At night I dreamed we lived at the bottom of a lakebed and I braided your hair. My child fingers, thin as chopsticks, weaving in and out of your mass of tangled curls. Underwater, your seaweed hair floated around your head, your pale face haloed in its soft cloud. Your closed eyes like a dead saint.
I remember learning that hair and nails are made of the same substance, keratin. This always seemed strange to me, your hard translucent shell-like nails and your slippery strands of hair. My fingers weaving fishtail braids, French braids, Dutch. Your hair clumping out in my hands like fistfuls of dust. At first I wove increasingly elaborate braids to hide the bald spots, then shaved my head in solidarity. Our hair looked like snakes sliding together down the drain, two different colors, intertwined.
When I was little I read that your hair and nails keep growing after death. Later I learned they temporarily appear longer as your skin decays. I pictured rows and rows of bodies underground, their talon-like nails scraping through the earth, hair as long as Rapunzel’s cradling their desiccated limbs. Little animals burrowing in it for nests.
We were sitting together under the apple tree when you asked if you could cut my hair. You picked up a clump, examined it, cut a jagged gash with safety scissors. I did the same to you. We watched the strands feather from our hands. At the salon, I had watched damp clippings coil like caterpillars on the wet floor; here it blew from our hands like chaff from wheat. We dug a hole with our hands and buried it together beneath the tree. I slipped a strand of yours in my pocket for luck.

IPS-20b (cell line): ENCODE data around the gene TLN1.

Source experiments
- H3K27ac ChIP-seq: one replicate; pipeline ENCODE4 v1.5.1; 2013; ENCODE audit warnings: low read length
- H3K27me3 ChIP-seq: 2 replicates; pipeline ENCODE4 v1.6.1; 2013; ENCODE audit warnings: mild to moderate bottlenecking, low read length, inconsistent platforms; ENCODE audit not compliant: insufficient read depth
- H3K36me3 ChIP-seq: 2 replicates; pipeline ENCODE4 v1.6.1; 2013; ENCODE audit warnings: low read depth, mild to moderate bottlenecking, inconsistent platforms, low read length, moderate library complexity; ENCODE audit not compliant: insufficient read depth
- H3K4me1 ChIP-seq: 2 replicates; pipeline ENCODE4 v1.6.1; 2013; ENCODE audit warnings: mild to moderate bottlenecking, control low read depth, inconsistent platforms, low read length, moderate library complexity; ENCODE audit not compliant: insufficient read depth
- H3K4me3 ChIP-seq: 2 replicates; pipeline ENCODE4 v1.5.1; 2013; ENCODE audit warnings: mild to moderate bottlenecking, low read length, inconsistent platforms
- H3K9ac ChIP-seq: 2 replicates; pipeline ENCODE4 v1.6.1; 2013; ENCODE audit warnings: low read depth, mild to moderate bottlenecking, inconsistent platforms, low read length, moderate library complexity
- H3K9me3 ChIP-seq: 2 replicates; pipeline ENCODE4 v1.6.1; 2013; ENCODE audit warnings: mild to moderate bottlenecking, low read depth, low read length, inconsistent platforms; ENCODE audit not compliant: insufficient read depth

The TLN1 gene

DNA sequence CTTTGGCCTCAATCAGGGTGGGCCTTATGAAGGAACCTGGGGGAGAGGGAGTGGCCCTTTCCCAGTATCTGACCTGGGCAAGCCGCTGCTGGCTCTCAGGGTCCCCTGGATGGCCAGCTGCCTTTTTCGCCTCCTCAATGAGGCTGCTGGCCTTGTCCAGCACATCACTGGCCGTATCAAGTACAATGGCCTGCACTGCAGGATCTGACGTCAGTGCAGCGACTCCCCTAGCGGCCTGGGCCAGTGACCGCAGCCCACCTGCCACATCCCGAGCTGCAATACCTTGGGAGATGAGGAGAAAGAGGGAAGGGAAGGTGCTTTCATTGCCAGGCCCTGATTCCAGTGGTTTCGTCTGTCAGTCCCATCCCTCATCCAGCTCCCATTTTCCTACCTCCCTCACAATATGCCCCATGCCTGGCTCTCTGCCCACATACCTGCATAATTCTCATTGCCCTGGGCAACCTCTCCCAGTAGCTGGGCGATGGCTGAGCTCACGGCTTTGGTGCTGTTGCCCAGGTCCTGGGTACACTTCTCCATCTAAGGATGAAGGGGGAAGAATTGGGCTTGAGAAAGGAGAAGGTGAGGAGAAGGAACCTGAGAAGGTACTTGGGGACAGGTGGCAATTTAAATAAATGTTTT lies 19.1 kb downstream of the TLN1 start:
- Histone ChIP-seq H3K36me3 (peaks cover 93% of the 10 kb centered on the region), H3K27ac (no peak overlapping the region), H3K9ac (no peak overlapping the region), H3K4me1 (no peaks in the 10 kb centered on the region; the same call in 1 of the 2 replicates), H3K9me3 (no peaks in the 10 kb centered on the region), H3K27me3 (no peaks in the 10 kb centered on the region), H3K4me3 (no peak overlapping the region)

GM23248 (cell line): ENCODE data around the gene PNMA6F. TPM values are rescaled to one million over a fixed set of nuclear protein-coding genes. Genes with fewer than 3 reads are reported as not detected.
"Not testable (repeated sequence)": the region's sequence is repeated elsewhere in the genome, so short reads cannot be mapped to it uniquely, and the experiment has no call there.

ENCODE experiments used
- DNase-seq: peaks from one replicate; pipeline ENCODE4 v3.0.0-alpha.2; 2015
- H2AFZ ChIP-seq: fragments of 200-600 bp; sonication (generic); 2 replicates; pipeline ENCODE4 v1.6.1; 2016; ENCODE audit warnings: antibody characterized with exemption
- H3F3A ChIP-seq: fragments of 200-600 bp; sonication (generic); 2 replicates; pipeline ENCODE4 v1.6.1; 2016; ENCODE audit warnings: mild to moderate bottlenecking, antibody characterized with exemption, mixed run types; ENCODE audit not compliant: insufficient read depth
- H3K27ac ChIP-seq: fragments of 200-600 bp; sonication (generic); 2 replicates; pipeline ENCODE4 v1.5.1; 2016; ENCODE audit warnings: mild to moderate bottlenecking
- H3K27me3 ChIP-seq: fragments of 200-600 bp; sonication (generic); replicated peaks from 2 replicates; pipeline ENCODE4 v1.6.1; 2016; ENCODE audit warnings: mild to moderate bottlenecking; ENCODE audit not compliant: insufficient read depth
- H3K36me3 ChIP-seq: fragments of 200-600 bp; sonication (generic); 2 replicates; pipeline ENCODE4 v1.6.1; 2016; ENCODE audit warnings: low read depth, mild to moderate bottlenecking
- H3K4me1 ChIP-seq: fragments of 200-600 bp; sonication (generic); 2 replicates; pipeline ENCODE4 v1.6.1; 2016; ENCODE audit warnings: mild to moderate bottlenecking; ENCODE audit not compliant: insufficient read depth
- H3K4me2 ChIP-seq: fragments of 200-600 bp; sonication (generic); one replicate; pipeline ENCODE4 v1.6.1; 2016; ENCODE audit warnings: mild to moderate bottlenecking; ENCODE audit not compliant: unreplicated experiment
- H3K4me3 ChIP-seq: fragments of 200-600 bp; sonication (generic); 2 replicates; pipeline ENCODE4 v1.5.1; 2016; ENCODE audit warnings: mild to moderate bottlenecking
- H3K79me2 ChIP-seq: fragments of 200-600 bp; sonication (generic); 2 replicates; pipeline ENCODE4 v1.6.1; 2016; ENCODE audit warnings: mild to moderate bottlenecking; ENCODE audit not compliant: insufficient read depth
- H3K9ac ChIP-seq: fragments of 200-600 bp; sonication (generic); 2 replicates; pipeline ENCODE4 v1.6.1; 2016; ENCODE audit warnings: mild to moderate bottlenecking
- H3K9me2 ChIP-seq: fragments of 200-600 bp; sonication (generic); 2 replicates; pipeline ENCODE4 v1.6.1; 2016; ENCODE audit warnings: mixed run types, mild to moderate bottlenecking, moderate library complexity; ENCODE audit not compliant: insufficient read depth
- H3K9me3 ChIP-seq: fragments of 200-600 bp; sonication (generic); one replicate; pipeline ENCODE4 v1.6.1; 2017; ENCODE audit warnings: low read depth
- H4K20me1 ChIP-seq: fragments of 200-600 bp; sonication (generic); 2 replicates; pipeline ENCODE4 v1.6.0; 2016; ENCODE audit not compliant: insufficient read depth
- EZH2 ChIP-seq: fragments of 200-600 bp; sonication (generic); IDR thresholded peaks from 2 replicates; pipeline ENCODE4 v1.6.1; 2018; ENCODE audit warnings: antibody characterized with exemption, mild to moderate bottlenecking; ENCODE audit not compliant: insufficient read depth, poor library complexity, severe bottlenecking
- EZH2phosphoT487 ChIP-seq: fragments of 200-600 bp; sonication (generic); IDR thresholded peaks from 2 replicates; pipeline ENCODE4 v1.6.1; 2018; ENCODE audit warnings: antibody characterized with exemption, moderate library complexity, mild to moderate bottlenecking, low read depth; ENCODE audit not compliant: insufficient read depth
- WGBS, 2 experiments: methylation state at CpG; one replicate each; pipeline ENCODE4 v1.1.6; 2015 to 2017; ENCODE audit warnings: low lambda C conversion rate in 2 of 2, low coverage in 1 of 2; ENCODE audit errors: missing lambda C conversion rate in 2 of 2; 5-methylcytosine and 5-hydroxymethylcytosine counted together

Sometimes lovers would exchange locks of hair. The Victorians even created elaborate wreaths of their loved ones’ hair. After a family member’s death, they would clip locks from their heads and weave them together: blond with brown with black with red. Generations of dead cells eternally entwined. Only rarely is the hair white or grey; the sleek, shiny strands are of those who died young. Sylvia Plath’s mother kept her ash-blond childhood braids. Still with ribbons attached, they were presented in a Plexiglass display case at the National Gallery.
After you died I went looking for your hair. I pulled strands from your hairbrush and vacuumed them from our kitchen floor. Occasionally I found them balled in corners, clinging to our couch cushions, tangled in the drain of our shower. Your hair was everywhere– it turned up again and again. After weeks and months, its tangible presence remained.
Months later, when I gathered the strength to pull the sheets off your bed, I found what you had saved. Under your pillowcase, twined together like a heart, lay what I had forgotten: two locks of hair, light and dark, yours and mine. ∎
Words by Eliza Browning, winner of our HT22 500 word competition. Art by Eloise Cooke